The long days have returned and, for many, thoughts turn to warm days on the beach and toes in the sand. And what better companion on a summer day than a rum cocktail? Personally, I limit my enjoyment of rum-based cocktails to only four seasons a year, and when summer rolls around, you can bet I’ll be enjoying an exotic cocktail or three. So when I’m parched on that sweltering July day, I make a beeline straight to the nearest dark, windowless tiki bar.
Welcome to the true taste of tiki: perpetual twilight. Art-filled rooms full of dark nooks and crannies and covered in long shadows. The warm glow of softly colored glass floats and the comforting flicker of candlelight. An imagined torch-lit lanai at dusk, where it’s always the violet hour.
This is the world of tiki that first sang its siren song to me. It was a wet, midwinter night when I first set foot in a tiki bar. Drawn by its moody lighting, soft music and strong drinks, I found shelter from the storm. When all these elements combine, a cumulative effect results—a feeling of contentment, tranquility, relaxation and coziness. Something not unlike what the Germans call gemütlichkeit or the Danes call hygge (and perhaps it’s telling that our Protestant work ethic–influenced culture doesn’t have a comparable term in English). I soon discovered in my tiki journeys that the season didn’t matter in a tiki bar. A timeless, seasonless environment was carefully crafted for your pleasure.
Maybe it seems counterintuitive. Some think the tiki experience means a day at the beach. What could be sunnier, for example, than Fort Lauderdale, booming during the midcentury growth of Florida’s Gold Coast. Yet it was here that the greatest of all tiki palaces, the mighty Mai-Kai, rose from the sandy dunes to become a towering icon of Polynesian Pop design. And there in the land of beaches and palm trees, it remains a dark, shadowy space—so perfect in its execution that the tropics outside cannot match its charm. Even Don the Beachcomber and Trader Vic opened outposts in Hawaii, bars shrouded in darkness. Paradise within paradise.
Windows become both a literal and figurative portal to the outside world in a tiki bar—to traffic, to stress, to reality. My San Francisco tiki bar, Smuggler’s Cove, is nestled on what’s essentially San Francisco’s southbound autobahn, Gough Street, where drivers re-create Death Race 2000 daily. It’s best hidden from view if one wants to enjoy a Mai Tai in peace. And why sit outside near a burbling stream when your drink can be carefully executed inside, free of mosquitoes and never to run dry? The enchanting sound of running water became a highlight of high tiki design, as guests walked across footbridges over elaborate networks of streams and pools, the calming effect magnified by the cool cocktails in their hands. Setting foot in the Mai-Kai, Chicago’s Hala Kahiki or even the sadly departed Bahooka in Rosemead, California, I discovered another of tiki’s charms: the warren of dark rooms that seemingly appear around every twist and turn, providing seclusion and intimacy. Low huts covering the booths at places like Kansas City’s TikiCat offer escape within escape.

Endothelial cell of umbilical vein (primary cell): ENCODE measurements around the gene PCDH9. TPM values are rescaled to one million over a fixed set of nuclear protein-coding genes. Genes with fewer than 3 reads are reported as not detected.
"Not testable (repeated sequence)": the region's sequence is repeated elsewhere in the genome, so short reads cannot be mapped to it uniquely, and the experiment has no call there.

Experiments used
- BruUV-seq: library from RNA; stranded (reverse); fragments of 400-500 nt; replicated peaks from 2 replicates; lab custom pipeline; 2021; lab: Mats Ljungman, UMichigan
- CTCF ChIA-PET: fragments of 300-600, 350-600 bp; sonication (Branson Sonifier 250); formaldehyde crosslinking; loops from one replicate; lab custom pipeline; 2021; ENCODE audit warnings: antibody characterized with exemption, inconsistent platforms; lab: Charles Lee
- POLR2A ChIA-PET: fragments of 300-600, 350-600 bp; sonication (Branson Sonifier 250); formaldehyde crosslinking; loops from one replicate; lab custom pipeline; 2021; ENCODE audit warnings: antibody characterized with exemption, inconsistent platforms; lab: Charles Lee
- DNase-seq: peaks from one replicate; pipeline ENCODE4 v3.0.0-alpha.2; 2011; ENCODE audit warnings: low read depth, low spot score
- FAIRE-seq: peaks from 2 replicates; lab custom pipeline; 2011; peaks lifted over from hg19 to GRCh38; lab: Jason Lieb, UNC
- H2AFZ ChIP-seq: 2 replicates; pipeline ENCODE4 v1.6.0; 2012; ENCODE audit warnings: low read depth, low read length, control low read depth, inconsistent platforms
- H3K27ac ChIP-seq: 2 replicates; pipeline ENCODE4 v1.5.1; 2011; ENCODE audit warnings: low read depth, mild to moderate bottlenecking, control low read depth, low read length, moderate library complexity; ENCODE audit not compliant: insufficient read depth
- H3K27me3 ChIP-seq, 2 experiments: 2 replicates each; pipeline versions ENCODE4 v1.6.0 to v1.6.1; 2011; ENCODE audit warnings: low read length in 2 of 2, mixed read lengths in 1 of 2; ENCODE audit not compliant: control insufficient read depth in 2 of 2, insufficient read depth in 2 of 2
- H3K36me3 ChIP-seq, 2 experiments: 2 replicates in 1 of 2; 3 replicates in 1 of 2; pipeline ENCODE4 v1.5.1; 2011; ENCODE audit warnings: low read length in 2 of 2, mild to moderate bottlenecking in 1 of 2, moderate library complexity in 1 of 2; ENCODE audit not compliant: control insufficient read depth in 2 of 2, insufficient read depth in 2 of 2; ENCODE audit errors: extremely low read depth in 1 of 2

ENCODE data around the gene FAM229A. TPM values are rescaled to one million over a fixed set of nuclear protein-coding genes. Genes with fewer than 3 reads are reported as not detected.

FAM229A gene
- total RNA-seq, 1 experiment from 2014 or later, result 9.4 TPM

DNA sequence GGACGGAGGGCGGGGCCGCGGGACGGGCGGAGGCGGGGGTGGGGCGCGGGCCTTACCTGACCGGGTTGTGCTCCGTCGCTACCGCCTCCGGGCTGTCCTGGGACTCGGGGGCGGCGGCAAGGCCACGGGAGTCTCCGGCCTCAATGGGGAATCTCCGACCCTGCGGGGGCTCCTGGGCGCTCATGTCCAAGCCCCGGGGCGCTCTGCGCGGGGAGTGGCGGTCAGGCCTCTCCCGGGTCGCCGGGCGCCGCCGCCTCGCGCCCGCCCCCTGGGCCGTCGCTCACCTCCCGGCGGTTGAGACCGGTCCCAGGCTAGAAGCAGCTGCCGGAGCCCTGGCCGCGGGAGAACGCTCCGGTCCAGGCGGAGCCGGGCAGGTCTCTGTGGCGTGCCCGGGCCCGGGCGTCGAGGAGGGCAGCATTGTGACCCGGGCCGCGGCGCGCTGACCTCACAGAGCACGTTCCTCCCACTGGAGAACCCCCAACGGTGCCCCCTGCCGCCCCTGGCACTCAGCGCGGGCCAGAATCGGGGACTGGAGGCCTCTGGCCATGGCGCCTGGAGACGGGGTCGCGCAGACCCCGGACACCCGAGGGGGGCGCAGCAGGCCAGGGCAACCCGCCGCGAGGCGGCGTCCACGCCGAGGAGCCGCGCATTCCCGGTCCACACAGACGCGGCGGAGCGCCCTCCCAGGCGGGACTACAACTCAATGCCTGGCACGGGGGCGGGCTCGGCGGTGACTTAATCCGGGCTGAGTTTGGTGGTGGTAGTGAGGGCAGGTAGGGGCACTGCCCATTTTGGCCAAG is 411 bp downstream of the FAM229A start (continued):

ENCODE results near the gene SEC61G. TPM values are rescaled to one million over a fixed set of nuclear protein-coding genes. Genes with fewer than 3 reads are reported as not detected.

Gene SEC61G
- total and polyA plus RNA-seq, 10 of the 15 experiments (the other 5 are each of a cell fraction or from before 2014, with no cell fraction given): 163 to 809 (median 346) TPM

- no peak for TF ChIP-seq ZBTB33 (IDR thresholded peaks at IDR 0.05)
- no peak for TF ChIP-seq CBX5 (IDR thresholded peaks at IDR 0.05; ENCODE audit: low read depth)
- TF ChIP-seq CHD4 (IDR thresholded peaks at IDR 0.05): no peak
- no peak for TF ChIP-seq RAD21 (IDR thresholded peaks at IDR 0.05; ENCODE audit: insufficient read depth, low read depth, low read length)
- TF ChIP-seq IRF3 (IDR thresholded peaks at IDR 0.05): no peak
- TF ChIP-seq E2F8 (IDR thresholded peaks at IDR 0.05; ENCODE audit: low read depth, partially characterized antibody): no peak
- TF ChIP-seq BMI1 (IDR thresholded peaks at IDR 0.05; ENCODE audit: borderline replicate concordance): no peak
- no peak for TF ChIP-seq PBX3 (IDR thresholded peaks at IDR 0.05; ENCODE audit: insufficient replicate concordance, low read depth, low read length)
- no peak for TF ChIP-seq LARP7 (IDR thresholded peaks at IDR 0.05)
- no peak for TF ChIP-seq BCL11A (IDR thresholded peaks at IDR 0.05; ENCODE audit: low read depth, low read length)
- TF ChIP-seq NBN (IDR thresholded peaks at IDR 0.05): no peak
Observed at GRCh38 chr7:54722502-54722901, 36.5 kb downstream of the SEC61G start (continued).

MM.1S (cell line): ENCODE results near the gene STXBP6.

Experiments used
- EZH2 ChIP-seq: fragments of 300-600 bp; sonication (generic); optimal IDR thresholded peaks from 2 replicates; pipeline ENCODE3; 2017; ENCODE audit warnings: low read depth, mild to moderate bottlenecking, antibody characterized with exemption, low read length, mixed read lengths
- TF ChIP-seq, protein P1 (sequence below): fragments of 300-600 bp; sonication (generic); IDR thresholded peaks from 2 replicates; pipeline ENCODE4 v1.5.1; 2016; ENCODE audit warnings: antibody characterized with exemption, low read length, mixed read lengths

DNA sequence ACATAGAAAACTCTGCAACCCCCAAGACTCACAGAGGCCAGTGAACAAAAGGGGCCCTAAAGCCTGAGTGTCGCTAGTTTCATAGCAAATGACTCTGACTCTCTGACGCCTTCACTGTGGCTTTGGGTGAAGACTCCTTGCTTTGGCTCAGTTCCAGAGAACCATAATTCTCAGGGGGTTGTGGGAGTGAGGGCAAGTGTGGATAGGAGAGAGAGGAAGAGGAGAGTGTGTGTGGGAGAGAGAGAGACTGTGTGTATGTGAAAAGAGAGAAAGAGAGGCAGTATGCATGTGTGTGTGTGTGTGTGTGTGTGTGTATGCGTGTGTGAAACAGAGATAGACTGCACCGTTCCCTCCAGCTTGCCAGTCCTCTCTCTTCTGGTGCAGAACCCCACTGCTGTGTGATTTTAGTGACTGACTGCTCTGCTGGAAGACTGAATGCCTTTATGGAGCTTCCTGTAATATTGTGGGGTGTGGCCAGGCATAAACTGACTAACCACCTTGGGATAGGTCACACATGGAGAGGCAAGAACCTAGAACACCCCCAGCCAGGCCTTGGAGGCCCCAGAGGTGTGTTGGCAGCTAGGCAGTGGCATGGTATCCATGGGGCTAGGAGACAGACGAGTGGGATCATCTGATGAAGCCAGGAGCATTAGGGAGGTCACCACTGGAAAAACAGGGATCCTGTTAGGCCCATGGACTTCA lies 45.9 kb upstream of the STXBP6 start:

For the past 25 years, I’ve found my own escape in tiki bars around the world, both old and new. I’ve enjoyed them with like-minded enthusiasts by the truckload at tiki-themed events, and on quiet date nights with my wife, Rebecca. Elaborate venues where the TVs are turned off and the Wi-Fi is iffy. Where your only priorities are real human interaction and lashings of rum.
Escape is a dying art. Most Americans scarcely even take vacations anymore and, when they do, they often bring at least a little Smuggler’s Cove in San Francisco work with them. Leave it outside— the tiki bar is not the place for such burdens. You don’t have to wait for nightfall; it’s already waiting for you. Tiki-Ko—a tiki parlor in Bakersfield, California—channels Somerset Maugham to sum it all up nicely with their slogan: “A Shady Place for Sunny People.” So take a minute to unwind, and to hell with the summer sun. Slather on that SPF Zero and get to work on that ghostly pallor, because we’ve got some indoor drinkin’ to do.
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